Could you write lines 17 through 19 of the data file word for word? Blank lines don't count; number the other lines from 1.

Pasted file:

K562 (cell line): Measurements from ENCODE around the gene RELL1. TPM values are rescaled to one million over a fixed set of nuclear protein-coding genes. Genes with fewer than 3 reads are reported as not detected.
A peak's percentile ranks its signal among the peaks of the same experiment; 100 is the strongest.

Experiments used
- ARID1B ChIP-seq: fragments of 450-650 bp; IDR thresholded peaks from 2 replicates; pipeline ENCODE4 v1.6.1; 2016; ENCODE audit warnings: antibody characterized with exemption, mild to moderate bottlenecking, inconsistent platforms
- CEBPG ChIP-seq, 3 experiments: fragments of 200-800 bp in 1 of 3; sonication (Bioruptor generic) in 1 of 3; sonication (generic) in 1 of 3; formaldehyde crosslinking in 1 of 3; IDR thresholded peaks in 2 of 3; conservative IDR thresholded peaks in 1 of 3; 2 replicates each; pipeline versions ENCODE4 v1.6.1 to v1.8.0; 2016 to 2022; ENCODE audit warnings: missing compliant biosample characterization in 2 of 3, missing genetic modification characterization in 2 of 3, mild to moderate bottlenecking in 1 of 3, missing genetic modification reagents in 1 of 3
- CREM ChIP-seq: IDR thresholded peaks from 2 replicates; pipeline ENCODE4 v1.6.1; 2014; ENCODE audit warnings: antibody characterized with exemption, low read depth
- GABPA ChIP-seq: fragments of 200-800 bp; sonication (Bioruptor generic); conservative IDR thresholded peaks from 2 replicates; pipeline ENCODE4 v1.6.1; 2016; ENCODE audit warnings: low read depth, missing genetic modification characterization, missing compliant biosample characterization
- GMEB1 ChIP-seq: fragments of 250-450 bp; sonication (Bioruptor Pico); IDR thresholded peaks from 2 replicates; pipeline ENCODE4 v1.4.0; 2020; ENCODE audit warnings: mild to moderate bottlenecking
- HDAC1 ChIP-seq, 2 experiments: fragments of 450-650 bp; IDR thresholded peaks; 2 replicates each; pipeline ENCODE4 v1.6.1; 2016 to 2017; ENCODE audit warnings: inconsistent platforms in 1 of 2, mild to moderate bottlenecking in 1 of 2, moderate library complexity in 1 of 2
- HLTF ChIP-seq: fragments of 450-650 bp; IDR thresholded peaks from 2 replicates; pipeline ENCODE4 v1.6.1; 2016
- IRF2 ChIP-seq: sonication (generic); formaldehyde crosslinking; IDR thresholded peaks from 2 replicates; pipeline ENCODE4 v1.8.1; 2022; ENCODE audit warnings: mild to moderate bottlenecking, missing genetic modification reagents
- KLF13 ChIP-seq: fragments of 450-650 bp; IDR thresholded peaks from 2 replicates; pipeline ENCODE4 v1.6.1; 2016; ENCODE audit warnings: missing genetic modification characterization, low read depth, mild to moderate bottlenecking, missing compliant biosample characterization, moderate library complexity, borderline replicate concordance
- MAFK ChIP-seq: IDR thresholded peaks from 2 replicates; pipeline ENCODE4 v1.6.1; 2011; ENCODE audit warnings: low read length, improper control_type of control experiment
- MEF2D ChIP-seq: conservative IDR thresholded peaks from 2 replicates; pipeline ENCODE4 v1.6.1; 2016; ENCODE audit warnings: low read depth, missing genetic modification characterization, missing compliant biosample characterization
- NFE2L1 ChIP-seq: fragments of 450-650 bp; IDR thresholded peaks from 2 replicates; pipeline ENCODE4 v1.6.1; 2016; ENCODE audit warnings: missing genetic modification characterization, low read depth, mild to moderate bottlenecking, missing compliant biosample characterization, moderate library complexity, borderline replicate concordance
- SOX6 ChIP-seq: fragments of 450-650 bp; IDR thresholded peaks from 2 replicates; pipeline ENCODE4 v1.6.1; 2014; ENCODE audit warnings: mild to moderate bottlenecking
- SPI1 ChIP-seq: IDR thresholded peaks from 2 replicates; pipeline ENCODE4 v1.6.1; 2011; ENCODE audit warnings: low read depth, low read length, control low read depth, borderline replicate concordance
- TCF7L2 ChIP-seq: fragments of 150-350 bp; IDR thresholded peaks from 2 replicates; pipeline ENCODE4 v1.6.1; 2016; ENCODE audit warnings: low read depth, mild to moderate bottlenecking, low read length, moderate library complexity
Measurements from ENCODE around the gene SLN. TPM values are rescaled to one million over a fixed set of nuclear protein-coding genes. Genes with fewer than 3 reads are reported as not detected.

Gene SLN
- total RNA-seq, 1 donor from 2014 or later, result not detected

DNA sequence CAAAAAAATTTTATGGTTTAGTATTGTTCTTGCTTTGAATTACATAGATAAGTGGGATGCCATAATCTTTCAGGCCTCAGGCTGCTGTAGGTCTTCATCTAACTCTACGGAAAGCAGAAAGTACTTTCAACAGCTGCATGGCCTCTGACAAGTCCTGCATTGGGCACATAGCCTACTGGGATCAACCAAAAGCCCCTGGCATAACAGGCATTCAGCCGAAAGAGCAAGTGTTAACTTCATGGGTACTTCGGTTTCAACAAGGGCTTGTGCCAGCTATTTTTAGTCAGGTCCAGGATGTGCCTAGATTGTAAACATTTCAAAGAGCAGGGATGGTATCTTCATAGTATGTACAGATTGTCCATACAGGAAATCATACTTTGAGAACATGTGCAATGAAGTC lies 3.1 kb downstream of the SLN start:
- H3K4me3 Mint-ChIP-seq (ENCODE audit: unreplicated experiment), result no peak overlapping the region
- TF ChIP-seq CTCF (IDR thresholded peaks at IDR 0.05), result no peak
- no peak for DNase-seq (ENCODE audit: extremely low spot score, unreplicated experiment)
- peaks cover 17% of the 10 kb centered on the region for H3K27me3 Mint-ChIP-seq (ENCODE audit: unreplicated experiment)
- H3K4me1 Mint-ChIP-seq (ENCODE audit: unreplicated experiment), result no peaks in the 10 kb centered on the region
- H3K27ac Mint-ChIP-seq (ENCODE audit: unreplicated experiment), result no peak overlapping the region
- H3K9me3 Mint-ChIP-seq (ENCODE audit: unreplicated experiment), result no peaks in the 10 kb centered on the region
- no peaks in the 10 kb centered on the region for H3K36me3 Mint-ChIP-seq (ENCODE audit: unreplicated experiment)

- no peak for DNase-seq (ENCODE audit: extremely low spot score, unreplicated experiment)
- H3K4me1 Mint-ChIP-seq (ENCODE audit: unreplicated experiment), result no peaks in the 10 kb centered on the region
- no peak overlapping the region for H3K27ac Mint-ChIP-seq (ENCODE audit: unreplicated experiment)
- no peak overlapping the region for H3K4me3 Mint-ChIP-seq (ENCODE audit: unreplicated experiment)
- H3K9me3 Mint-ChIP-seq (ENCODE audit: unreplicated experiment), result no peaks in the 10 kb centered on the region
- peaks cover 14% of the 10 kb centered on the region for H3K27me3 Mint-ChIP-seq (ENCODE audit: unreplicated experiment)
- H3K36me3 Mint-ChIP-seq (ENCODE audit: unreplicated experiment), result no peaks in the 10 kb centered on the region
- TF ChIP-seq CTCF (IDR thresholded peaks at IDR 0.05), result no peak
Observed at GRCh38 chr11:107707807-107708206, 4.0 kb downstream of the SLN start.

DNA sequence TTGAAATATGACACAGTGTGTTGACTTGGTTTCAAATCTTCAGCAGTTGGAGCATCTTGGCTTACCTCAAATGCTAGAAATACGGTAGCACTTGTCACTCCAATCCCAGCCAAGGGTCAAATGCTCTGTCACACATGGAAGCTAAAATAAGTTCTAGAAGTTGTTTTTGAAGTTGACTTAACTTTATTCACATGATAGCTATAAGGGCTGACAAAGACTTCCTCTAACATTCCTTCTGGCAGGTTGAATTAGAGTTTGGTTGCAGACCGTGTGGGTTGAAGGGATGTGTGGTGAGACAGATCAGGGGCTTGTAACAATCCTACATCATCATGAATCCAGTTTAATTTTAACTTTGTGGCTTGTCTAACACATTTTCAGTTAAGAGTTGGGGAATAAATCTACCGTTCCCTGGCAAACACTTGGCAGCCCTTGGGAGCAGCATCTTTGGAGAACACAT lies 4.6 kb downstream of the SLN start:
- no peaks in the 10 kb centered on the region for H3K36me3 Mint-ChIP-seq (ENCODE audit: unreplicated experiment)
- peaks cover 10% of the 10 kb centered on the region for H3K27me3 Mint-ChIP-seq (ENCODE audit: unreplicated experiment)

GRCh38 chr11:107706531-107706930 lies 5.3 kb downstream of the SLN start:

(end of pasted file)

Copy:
- SPI1 ChIP-seq: IDR thresholded peaks from 2 replicates; pipeline ENCODE4 v1.6.1; 2011; ENCODE audit warnings: low read depth, low read length, control low read depth, borderline replicate concordance
- TCF7L2 ChIP-seq: fragments of 150-350 bp; IDR thresholded peaks from 2 replicates; pipeline ENCODE4 v1.6.1; 2016; ENCODE audit warnings: low read depth, mild to moderate bottlenecking, low read length, moderate library complexity
Measurements from ENCODE around the gene SLN. TPM values are rescaled to one million over a fixed set of nuclear protein-coding genes. Genes with fewer than 3 reads are reported as not detected.